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The hearing officer3 was then told by Chlomos that he wanted to be represented by his lawyer. The hearing was continued until the following day, and the government officials were directed to give petitioner the use of a telephone. On Tuesday, Chlomos stated that he had not been able to telephone his attorney in New Jersey the preceding day but had talked to petitioner's employer who had been present at the hearing. The immigration judge then began to take testimony despite Chlomos' insistence that he wanted his lawyer. However, the prosecutor ("trial attorney") indicated that he was willing to give the petitioner more time, and the hearing was continued until the following Monday. The immigration judge warned petitioner that he would deny any motions to send the case back to New Jersey.4


On the appointed day, February 4, Chlomos again appeared without counsel. The trial attorney advised the immigration judge that a lawyer apparently petitioner's New Jersey counsel had called the district director and requested that the case be returned to New Jersey. The immigration judge made no inquiry of the district director, nor did he attempt to contact the New Jersey Immigration and Naturalization office which had issued the show cause order. Petitioner had shown that order to the immigration judge on the preceding Tuesday, and hence he was aware of the existence of a case file there. Nevertheless, the hearing officer proceeded with testimony despite Chlomos' repeated requests for his lawyer.


Chlomos declined to cross-examine the agent or to make any statement about the exhibits. When asked to what country he wished to be sent, petitioner responded, "I need a lawyer. I would like to talk to my lawyer."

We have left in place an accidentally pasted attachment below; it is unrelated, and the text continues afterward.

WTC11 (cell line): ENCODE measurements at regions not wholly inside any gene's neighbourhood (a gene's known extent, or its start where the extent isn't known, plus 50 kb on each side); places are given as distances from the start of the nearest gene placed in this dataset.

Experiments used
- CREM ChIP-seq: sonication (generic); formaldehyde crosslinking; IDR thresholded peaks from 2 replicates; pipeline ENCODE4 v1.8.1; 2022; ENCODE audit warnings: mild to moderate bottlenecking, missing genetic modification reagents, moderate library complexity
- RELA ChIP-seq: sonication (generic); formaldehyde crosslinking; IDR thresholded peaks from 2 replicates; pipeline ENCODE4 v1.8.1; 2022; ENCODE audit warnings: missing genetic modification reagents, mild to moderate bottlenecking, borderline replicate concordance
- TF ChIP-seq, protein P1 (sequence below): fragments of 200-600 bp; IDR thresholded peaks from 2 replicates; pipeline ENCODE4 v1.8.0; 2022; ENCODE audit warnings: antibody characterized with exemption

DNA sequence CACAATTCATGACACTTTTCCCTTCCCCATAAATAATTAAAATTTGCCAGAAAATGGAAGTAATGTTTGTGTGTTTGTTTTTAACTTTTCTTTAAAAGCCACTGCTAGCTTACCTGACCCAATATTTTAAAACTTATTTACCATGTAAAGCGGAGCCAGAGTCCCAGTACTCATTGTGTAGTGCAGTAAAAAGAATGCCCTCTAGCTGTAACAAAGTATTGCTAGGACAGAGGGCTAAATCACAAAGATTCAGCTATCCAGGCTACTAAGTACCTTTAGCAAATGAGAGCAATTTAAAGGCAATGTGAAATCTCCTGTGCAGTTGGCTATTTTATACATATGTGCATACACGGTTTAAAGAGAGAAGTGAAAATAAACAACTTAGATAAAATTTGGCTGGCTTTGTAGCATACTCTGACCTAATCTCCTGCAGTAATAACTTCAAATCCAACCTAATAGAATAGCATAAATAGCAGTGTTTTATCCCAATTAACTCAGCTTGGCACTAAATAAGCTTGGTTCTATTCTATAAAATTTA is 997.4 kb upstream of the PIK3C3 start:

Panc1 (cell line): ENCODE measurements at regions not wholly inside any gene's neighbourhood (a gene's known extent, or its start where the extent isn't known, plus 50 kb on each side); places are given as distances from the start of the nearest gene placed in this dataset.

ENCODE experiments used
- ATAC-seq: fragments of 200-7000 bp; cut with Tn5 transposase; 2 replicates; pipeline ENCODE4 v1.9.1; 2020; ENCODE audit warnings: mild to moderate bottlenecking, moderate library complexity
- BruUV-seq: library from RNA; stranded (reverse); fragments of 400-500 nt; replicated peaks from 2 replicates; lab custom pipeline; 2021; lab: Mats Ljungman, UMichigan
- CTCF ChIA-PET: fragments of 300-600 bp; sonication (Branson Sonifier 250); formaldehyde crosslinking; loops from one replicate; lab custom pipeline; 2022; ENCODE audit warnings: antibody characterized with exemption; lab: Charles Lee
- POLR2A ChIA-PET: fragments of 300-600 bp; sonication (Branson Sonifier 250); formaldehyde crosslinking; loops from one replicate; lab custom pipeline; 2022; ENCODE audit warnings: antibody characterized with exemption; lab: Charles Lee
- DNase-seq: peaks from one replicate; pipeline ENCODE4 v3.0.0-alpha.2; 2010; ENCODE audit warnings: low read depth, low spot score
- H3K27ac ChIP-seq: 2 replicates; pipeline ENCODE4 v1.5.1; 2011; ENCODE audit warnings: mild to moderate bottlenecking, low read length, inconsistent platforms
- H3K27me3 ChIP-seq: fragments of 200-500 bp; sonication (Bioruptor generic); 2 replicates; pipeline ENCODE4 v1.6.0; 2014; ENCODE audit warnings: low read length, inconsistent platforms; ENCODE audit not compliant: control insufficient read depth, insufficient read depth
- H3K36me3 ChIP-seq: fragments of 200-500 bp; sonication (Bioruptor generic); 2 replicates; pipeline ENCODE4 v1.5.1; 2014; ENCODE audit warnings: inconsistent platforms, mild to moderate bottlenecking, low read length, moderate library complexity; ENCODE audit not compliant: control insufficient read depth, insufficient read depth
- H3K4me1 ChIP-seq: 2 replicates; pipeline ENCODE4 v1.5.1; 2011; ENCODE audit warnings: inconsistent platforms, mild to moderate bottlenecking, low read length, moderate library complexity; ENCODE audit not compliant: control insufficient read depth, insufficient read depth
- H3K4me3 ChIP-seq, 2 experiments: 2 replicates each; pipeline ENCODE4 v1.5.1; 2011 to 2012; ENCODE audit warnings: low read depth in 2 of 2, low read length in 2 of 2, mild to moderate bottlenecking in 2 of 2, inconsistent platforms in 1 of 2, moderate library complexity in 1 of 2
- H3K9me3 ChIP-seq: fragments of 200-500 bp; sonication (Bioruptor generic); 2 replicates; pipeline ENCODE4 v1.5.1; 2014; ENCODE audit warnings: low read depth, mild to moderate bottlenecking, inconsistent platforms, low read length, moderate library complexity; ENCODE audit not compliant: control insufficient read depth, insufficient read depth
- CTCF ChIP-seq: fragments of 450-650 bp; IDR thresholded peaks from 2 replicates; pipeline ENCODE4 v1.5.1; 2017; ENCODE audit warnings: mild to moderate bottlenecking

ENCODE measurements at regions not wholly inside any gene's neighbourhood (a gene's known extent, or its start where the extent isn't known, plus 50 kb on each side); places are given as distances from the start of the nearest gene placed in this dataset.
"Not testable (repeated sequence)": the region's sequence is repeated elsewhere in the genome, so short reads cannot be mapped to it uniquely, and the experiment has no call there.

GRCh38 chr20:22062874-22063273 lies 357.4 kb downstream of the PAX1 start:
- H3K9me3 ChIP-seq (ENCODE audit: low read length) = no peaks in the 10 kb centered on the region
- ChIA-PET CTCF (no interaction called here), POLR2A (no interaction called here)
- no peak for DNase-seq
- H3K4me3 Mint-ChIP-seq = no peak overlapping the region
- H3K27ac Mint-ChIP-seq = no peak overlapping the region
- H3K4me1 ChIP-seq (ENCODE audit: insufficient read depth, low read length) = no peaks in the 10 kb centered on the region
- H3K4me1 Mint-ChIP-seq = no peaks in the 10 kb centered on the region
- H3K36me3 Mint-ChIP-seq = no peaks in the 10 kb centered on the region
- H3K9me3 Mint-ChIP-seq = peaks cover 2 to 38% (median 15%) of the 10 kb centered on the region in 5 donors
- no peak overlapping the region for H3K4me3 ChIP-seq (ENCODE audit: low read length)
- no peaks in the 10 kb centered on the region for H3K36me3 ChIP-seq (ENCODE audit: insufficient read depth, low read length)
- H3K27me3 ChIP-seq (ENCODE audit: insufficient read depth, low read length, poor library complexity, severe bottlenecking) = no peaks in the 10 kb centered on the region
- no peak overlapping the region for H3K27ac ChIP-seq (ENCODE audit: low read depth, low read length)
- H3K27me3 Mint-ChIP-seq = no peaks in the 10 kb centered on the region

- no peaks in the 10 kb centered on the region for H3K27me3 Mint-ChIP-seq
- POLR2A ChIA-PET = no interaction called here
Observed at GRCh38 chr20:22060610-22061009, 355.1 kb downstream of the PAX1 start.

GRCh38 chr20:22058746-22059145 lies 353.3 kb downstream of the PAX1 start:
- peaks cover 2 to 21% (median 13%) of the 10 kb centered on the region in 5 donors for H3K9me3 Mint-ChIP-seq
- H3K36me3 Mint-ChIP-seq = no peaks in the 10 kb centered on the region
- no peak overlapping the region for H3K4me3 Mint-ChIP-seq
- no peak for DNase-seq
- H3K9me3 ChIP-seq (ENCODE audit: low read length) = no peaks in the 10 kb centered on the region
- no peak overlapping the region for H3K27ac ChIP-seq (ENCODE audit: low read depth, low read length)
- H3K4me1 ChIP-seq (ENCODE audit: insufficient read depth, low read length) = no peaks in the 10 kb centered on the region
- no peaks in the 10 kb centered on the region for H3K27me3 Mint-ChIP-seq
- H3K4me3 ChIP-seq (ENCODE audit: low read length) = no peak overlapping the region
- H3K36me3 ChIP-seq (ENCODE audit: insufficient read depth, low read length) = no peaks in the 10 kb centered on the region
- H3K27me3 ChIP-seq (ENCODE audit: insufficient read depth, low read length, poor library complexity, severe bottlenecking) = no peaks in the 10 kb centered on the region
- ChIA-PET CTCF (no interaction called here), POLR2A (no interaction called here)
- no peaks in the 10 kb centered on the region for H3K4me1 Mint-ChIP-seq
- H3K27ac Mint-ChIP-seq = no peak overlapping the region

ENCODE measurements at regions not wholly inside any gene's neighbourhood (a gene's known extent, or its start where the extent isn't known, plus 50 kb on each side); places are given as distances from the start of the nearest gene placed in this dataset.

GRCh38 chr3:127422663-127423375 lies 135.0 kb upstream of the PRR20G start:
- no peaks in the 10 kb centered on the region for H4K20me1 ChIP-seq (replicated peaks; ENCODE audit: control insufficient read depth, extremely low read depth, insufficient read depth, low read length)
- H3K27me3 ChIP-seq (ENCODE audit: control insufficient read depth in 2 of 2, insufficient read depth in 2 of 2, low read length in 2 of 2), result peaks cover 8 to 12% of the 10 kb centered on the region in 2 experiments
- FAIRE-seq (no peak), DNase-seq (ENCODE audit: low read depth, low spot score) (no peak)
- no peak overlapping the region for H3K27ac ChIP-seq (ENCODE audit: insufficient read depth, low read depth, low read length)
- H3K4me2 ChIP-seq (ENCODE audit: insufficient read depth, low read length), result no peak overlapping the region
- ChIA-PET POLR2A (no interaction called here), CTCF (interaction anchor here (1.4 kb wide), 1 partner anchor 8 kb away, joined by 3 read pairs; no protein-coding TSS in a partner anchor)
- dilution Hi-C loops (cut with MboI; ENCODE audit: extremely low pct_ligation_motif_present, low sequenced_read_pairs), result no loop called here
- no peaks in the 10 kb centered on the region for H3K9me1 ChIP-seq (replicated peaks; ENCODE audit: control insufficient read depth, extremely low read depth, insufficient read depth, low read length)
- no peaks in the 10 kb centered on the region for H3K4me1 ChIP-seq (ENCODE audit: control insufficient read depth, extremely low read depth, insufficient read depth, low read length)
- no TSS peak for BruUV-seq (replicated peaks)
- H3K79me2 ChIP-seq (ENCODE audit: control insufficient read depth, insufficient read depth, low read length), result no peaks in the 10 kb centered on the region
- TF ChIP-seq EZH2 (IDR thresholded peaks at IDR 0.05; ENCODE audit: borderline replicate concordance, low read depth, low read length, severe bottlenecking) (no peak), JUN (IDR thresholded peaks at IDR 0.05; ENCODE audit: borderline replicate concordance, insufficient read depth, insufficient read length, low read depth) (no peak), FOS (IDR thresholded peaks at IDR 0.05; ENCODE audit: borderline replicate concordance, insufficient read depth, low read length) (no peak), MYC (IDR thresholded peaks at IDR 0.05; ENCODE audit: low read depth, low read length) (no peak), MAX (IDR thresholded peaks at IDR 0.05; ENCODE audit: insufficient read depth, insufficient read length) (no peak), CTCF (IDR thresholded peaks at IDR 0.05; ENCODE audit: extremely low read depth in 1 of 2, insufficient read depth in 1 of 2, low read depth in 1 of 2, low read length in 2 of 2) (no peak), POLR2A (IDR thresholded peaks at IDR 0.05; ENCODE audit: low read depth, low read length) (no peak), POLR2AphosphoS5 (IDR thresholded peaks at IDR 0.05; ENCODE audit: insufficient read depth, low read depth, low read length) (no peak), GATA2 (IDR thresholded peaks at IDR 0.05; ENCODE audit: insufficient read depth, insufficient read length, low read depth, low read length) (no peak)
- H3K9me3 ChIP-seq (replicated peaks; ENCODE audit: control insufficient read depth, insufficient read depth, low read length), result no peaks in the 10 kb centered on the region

The immigration judge then made an oral disposition of the case, finding that on the basis of the conviction of 18 U.S.C. § 1546 (the sham marriage), the petitioner was statutorily ineligible for voluntary departure under § 244 of the Immigration and Nationality Act, 8 U.S.C. § 1254. The hearing officer added that even if the statutory ban did not exist, he would deny the privilege as a matter of administrative discretion.


An alien subjected to deportation proceedings is entitled to due process of law. The Japanese Immigrant Case, 189 U.S. 86, 23 S.Ct. 611, 47 L.Ed. 721 (1903). In Bridges v. Wixon, 326 U.S. 136, 154, 65 S.Ct. 1443, 1452, 89 L.Ed. 2103 (1945), the Court said:


"We are dealing here with procedural requirements prescribed for the protection of the alien. Though deportation is not technically a criminal proceeding, it visits a great hardship on the individual and deprives him of the right to stay and live and work in this land of freedom. That deportation is a penalty at times a most serious one cannot be doubted. Meticulous care must be exercised lest the procedure by which he is deprived of that liberty not meet the essential standards of fairness."


See also McLeod v. Peterson, 283 F.2d 180, 183 (3d Cir. 1960), where we said:


" . . . we are dealing with an especially critical and fundamental individual right."


The statutory requisites for deportation cases are set out in 8 U.S.C. § 1252(b) and include:


1. reasonable notice of the charges and of the time and place where the proceeding will be held;5


2. the privilege of representation by counsel (at no expense to the government);